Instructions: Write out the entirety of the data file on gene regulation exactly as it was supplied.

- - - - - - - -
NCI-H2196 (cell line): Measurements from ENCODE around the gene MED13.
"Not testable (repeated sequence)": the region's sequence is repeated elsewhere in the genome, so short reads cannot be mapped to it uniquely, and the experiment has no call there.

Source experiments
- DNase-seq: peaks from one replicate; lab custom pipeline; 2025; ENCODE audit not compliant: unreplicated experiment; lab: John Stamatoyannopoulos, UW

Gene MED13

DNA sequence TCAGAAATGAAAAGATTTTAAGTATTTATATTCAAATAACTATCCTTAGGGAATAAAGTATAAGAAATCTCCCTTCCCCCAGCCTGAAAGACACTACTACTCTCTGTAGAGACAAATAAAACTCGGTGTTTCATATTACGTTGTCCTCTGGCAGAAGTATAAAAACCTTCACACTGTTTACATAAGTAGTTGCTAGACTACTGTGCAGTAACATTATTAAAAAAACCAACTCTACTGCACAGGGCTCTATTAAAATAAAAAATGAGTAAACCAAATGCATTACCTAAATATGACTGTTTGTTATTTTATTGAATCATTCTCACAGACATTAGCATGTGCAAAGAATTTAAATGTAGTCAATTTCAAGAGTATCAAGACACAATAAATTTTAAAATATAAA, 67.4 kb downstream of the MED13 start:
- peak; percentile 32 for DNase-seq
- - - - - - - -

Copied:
NCI-H2196 (cell line): Measurements from ENCODE around the gene MED13.
"Not testable (repeated sequence)": the region's sequence is repeated elsewhere in the genome, so short reads cannot be mapped to it uniquely, and the experiment has no call there.

Source experiments
- DNase-seq: peaks from one replicate; lab custom pipeline; 2025; ENCODE audit not compliant: unreplicated experiment; lab: John Stamatoyannopoulos, UW

Gene MED13

DNA sequence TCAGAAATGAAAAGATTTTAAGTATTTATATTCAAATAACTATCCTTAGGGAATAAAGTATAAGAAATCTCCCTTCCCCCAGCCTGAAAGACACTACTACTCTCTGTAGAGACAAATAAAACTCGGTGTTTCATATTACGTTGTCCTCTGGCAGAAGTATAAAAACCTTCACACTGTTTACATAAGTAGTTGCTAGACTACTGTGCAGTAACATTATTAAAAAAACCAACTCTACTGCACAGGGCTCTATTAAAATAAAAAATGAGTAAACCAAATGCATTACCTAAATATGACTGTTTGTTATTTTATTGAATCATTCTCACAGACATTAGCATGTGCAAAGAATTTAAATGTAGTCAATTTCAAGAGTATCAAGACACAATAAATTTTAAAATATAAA, 67.4 kb downstream of the MED13 start:
- peak; percentile 32 for DNase-seq